Some Independence School District employees report to the district’s main offices at 5 a.m. on weekdays.
They’re not there to work. They’re there to work out.
The district’s wellness center, which opens long before classes start, is located in the district’s headquarters, itself located the former Independence Regional Health Center, which closed in 2007. The wellness center, which opened in 2011 and is available to district teachers, employees and retirees, is part of the district’s efforts to represent itself as an attractive employer in the marketplace, said Dale Herl, district superintendent.
“We want to be the employer of choice,” Herl said.
The center is one reason the district recently received recogition as a healthy workplace from the Kansas City Business Journal, which honored a variety of companies and employers across the Kansas City area.
The award also symbolizes the revival of the northwest Independence landmark once known as Independence Regional.
When the hospital shut down in 2007, many northwest Independence residents vented to the Independence City Council that the area was losing its emotional and economic anchor. The hospital’s legacy reached back to 1909, when it was known as Independence Sanitarium. But old hospitals, once closed, sometimes stay closed.
That’s one reason the tax-increment financing agreement that accompanied the construction and 2007 opening of the new Centerpoint Medical Center in southeastern Independence included $12 million for the redevelopment or demolition of Independence Regional and the Medical Center of Independence. Both were owned by HCA Midwest, which built Centerpoint.
The Medical Center of Independence is scheduled to be torn down soon. But Independence Regional has been reborn as the home of the Ennovation Center. The complex includes the center’s business incubator as well as the central offices of the Independence School District.
“Hospitals that have closed down are typically very hard to market,” said Tom Lesnak, president of the Independence Economic Development Council, whose offices also are in the redeveloped hospital. “They are buildings that have had very specific uses and, in many cases, restrictive deeds have been placed on them by their previous owners. They don’t want an old hospital to compete with the new hospital.”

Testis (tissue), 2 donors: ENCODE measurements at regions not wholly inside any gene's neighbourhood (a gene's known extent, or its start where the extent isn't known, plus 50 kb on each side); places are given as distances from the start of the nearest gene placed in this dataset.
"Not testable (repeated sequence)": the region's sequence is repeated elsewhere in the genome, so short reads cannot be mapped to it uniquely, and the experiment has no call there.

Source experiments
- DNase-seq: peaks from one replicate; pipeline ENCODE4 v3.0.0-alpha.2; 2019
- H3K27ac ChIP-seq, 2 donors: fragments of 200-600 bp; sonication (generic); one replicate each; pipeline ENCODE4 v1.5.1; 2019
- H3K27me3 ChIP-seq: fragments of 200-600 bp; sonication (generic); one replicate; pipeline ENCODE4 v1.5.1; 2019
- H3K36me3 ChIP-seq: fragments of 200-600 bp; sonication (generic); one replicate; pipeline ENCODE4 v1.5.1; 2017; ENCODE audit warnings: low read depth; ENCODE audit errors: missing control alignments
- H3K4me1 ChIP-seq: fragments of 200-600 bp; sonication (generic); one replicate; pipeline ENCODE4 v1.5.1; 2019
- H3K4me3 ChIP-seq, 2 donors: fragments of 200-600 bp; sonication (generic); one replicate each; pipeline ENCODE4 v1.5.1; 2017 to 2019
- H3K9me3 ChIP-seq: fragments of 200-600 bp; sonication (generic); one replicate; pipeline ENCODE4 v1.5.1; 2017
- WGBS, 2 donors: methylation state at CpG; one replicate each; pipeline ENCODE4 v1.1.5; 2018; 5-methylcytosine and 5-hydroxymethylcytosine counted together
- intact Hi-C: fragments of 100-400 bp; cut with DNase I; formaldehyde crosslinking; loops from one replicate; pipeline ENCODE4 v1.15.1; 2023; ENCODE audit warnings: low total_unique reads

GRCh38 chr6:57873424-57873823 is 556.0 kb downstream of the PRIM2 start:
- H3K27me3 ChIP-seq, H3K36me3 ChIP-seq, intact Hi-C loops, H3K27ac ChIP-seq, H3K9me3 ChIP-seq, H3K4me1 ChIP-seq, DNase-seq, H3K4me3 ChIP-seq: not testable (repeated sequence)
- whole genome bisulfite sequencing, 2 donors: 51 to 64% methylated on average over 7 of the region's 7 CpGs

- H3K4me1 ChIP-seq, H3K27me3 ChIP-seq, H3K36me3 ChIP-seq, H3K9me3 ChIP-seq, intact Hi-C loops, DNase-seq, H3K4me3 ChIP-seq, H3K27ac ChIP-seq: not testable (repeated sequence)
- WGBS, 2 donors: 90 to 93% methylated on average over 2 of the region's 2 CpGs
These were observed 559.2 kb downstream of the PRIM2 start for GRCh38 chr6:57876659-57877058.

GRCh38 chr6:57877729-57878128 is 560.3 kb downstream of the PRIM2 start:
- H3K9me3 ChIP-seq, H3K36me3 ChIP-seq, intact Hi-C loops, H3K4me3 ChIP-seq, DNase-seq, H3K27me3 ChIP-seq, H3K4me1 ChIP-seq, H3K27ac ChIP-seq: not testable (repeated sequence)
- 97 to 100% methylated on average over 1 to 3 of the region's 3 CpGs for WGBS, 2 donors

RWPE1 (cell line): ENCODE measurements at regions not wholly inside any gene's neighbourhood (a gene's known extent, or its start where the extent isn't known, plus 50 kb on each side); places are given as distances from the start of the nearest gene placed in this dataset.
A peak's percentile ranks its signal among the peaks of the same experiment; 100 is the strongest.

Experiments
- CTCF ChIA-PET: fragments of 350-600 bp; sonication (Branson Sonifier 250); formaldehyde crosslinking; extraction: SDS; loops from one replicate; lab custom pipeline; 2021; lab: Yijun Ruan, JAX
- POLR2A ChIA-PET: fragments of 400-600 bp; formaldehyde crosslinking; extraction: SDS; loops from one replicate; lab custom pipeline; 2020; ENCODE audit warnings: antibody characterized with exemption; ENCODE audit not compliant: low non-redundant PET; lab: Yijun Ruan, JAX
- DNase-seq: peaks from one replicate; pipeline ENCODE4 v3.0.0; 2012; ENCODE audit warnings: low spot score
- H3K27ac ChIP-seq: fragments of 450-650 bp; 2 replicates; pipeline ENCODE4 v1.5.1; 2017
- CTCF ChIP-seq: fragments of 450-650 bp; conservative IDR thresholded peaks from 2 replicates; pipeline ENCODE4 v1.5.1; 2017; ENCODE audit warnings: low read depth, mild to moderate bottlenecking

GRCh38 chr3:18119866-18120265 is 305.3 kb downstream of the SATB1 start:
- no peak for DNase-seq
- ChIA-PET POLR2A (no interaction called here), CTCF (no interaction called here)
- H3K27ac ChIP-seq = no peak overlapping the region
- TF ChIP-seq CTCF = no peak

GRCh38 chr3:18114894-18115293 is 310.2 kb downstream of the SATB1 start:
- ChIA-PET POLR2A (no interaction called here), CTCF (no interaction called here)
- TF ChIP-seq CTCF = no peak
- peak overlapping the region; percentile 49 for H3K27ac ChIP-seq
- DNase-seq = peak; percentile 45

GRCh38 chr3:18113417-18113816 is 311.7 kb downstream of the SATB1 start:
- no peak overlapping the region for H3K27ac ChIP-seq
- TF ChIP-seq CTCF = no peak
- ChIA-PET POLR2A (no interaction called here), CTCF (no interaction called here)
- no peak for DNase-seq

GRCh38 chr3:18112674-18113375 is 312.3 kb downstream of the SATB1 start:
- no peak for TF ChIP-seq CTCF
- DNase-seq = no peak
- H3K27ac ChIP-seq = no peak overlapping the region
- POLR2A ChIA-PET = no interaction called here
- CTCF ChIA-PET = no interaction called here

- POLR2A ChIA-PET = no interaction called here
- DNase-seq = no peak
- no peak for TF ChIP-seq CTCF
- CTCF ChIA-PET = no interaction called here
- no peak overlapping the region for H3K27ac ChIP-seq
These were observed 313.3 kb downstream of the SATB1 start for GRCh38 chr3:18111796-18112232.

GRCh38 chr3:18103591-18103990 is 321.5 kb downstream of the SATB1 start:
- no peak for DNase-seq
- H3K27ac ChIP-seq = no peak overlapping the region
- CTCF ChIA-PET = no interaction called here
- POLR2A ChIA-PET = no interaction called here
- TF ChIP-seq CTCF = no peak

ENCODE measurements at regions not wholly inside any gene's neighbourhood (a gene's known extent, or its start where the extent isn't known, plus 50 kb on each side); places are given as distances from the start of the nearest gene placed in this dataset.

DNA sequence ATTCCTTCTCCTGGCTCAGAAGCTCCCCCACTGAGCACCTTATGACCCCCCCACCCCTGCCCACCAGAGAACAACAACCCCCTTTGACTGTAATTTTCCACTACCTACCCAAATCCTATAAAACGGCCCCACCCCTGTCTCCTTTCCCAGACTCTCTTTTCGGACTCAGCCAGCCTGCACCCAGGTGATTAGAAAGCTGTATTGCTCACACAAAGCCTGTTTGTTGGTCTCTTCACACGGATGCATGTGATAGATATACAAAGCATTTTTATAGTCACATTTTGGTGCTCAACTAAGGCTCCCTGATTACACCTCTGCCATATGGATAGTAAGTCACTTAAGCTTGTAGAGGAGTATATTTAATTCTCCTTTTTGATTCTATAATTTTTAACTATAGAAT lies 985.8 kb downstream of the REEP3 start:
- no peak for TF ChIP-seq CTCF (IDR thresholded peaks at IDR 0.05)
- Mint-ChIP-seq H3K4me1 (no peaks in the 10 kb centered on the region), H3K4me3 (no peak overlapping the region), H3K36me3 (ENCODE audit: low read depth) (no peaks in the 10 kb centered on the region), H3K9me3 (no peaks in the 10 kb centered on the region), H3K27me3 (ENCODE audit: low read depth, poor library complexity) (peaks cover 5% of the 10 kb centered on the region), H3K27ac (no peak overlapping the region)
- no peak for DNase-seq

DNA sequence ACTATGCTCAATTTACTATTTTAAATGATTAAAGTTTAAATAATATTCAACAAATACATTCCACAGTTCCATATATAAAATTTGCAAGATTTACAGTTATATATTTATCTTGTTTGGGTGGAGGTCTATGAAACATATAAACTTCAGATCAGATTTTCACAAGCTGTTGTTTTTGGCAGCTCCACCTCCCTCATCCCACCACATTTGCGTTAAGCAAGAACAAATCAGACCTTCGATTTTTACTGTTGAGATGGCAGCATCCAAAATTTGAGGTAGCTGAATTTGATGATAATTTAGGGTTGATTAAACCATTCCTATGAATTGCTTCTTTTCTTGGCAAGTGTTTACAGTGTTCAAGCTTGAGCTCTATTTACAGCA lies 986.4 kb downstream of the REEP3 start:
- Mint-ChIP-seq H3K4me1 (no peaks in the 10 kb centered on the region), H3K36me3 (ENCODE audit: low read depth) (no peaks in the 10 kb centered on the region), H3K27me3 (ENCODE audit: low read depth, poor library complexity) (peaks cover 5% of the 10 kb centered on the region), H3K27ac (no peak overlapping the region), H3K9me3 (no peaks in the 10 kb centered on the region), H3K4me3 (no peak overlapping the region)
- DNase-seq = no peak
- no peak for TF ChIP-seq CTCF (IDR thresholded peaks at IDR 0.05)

In 2009 an Independence advisory committee recommended that $10 million of the $12 million TIF fund be set aside for a future business incubator at Independence Regional. Demolition of the older north tower began late that year. The school district, the city and the Independence Economic Development Council soon collaborated to develop the incubator. The old hospital complex became an appropriate long-term choice for the Independence School District, Lesnak said. In 2008, the district vacated a former school building near Independence Square after almost one-third of employees working there complained of symptoms such as tingling and numbness in extremities. District officials later moved their offices to a former car dealership on Noland Road.
Also in 2008, the district began administering several schools in northwest Independence and Sugar Creek that were annexed from Kansas City Public Schools.
“The district wanted something permanent,” said Lesnak.
“But the district also wanted to make a statement about its commitment to the northwest Independence area,” he said. A new headquarters in the redeveloped hospital was “a cornerstone piece of all that.” As for the healthy workplace recognition, the district merited the attention for several reasons, Herl said.
• The wellness center.
Teachers, other employees and retirees, for a minimal monthly fee, can work out on their own or sign up for organized activities such as aerobics or spin classes. The 9,000-square-foot facility offers a full selection of exercise equipment along with locker rooms and showers. • An on-site health clinic:
The clinic, which opened in 2012, is available to employees covered under the district’s health plan. It received 1,281 patients during the 2012-2013 school year, with an average of 183 patients per month.
• Biometric screenings and health-risk assessments: